Different Forms of Writing Academically
Writing a piece of reflection is different to more traditional forms of academic writing in that it is more subjective. That is, rather than being purely objective, it reveals and reviews personal bias and feelings.
Writing reflectively requires you to draw on your experiences, perceptions, values, beliefs and assumptions to explore a particular issue or problem.
Some of the common differences between reflective and academic writing are outlined below.
- Is a personal or subjective account
- Might not clearly define the content
- Is written in first person
- Considers your personal views and looks at issues from multiple perspectives (includes non-experts)
- Finds solutions to problems
- Stays open to perplexity
- Aims to explore the process of your learning
- Is frequently written over a period of time
- Can have a messy structure and appear disorganised.*
- Is an impersonal/objective account
- Will have very specific content
- Usually does not include first person**
- Considers others’ views (experts in the field)
- Argues and justifies
- Compares and contrasts
- Attempts to smooth out perplexity
- Aims to represent what you have learnt
- Is usually written for a specific assignment
- Has a clear structure with introduction, body and conclusion.
*Note: Always read your assignment brief – some reflective writing assignments are also highly structured similar to an academic essay.
**Note: Always check with your lecturer or tutor; some disciplines or assignments encourage the use of first person in their academic writing assignments
Reflecting and writing about how you are personally connected to your studies and readings promotes deep insightful thinking.
Regular practice develops your writing muscles and enables you to construct and structure your ideas and resultant arguments more succinctly in your more formalised academic assignments and writing.
When developing your writing style, try to avoid being overly informal. Just because what you are writing about is based upon your experience does not mean you can ignore the more formal academic style. Everything you submit as a set assignment, regardless if it is a reflective writing exercise or not, needs to be proofread and polished before submission.
Original informal text:
“In my opinion, if there are too many ‘buts’ in my choosing to practice in a rural area then I must not be ready for it, so it’s better for me to stay put.”
Alternative more formalised text:
“The reservations I currently feel about practicing in a rural setting suggest that I am not yet ready for such a move. So at this stage I plan to work in the city on graduation.”
Examine the examples below, which frame four styles of writing used in the university: academic, pure description, reflection, and critical reflection. Note the author’s style of writing and how this varies in each paragraph.
Have a go at Activities One and Two, on the right-hand side of the page, to reflect on what you have learnt in this section.
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- In the first sentence the author, using formal language, introduces her argument and backs it up with an expert scholar in the field.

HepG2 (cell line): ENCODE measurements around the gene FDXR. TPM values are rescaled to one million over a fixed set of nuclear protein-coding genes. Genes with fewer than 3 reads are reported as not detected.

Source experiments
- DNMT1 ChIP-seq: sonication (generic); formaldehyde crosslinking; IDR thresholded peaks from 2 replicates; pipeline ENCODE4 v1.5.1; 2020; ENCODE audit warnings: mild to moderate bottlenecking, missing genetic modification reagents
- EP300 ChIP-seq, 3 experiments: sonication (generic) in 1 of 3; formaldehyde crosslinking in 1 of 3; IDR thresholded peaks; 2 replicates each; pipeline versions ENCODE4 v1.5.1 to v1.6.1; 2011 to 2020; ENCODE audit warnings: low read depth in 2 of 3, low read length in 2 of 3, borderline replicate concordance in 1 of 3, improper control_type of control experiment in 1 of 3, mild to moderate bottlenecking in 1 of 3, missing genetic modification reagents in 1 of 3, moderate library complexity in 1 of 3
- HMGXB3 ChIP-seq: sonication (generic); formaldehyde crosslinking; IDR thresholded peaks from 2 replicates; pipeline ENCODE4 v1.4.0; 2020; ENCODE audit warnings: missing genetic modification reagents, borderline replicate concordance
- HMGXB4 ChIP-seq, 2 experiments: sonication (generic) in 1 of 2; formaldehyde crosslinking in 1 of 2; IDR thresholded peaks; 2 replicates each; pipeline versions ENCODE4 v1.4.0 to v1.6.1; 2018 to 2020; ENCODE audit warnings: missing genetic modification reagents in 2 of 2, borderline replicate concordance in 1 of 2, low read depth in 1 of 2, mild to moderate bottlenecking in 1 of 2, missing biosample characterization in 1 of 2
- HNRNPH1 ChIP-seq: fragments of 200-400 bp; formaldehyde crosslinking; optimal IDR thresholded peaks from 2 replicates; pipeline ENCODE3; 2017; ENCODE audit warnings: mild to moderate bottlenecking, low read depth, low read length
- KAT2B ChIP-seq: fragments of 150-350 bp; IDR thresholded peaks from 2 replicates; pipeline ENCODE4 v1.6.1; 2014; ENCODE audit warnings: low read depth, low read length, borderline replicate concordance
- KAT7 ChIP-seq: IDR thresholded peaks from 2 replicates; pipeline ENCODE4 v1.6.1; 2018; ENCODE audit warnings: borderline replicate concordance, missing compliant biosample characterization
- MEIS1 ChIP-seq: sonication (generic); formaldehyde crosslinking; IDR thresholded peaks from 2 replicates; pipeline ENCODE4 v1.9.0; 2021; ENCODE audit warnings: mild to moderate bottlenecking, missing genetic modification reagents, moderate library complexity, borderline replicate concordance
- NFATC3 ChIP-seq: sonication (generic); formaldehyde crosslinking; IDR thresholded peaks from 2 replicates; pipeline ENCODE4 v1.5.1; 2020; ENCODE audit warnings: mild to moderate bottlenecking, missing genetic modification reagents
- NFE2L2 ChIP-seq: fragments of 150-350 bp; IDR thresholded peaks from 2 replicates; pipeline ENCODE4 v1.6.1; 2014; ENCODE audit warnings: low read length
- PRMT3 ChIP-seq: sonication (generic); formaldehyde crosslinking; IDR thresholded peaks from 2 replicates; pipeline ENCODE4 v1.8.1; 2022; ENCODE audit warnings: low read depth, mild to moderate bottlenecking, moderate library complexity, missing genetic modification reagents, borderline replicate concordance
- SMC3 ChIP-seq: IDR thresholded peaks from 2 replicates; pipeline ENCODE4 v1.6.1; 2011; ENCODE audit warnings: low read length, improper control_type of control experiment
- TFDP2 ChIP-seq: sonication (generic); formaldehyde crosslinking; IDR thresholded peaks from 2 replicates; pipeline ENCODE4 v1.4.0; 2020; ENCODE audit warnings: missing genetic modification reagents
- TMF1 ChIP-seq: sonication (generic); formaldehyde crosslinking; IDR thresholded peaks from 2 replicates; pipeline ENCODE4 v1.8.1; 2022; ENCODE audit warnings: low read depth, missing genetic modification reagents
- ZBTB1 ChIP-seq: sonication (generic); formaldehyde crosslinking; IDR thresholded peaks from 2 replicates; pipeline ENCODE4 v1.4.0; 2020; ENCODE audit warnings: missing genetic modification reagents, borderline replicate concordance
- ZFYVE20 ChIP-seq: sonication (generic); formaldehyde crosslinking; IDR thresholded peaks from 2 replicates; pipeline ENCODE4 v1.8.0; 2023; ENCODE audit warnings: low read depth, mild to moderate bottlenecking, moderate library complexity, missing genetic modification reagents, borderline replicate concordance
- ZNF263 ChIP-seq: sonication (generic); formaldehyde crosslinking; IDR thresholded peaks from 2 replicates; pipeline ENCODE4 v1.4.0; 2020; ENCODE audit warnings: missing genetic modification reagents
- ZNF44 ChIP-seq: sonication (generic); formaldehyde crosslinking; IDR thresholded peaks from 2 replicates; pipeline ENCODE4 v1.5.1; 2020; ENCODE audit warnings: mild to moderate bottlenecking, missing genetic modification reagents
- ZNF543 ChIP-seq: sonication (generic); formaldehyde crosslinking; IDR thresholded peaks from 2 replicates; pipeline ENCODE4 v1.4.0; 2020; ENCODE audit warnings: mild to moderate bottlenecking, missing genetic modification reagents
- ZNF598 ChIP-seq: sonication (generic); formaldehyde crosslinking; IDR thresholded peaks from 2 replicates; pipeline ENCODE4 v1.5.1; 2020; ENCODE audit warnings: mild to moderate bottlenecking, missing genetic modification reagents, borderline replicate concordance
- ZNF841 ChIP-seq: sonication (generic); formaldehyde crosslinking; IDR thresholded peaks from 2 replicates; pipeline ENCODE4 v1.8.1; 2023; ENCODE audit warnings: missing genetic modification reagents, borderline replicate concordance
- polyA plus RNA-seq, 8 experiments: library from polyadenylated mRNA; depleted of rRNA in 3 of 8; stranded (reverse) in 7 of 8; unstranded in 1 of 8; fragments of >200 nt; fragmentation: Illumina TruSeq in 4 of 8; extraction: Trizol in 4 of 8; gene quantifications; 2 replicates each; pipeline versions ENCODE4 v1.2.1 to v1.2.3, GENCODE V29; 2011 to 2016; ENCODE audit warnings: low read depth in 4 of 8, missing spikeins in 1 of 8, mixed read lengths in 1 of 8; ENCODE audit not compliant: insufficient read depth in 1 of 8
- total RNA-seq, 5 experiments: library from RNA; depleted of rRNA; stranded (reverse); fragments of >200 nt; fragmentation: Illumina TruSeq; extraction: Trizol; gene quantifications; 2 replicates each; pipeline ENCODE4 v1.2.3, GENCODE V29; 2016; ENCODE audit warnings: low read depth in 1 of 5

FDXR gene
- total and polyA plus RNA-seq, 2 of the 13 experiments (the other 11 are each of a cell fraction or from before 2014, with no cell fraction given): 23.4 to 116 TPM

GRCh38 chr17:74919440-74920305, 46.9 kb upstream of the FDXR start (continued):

- Sentence by sentence the author draws on other scholars’ work to illustrate why the use of imagination is essential for this kind of research writing and in doing so provides depth to her argument. The whole paragraph is based on the expert opinions of other scholars.
- Notice that although the author writes in the first person there is no attempt to include personal or emotional observations.
- Here the author presents the basic facts of what occurred and the consequences of cheating according to her limited understanding at that point in time.
- The writing here is one-dimensional. There is no attempt to reflect on the agency’s silence and seemingly lack of interest in her students’ behaviour.
- The author does not reveal any personal or emotional feelings apart from her threat to withdraw marks.
- Descriptions are important for setting the scene, and providing the necessary information in both academic and reflective writing but take care that pure description does not dominate your writing. The trick is to write enough but not get lost in the details.
- In this piece the author begins to challenge her personal and professional assumptions in relation to ethical practice and her lack of experience in teaching students from a different cultural background.
- Evidence of reflecting on her own ignorance and making the necessary adjustments to her thinking to help explain her students’ behaviour and her own negative feelings and possible misunderstandings.
- The writing here is multifaceted – it looks at the situation from multiple perspectives and discloses vulnerable aspects of the author’s own nature.
- In this piece the author weaves back and forth between personal insight and scholarly texts to deepen and consolidate the academic integrity of her argument.
- The author draws on scholarly texts to counter balance and illustrate her own visceral experiences and lack of cultural insight.
- Notice how although the subjective voice of the author leads the argument, she consolidates every key idea with a scholarly text – this not only prevents the writing from becoming opinion-based but also shows how each personal insight is chosen carefully to contribute specific meaning to the overall argument.
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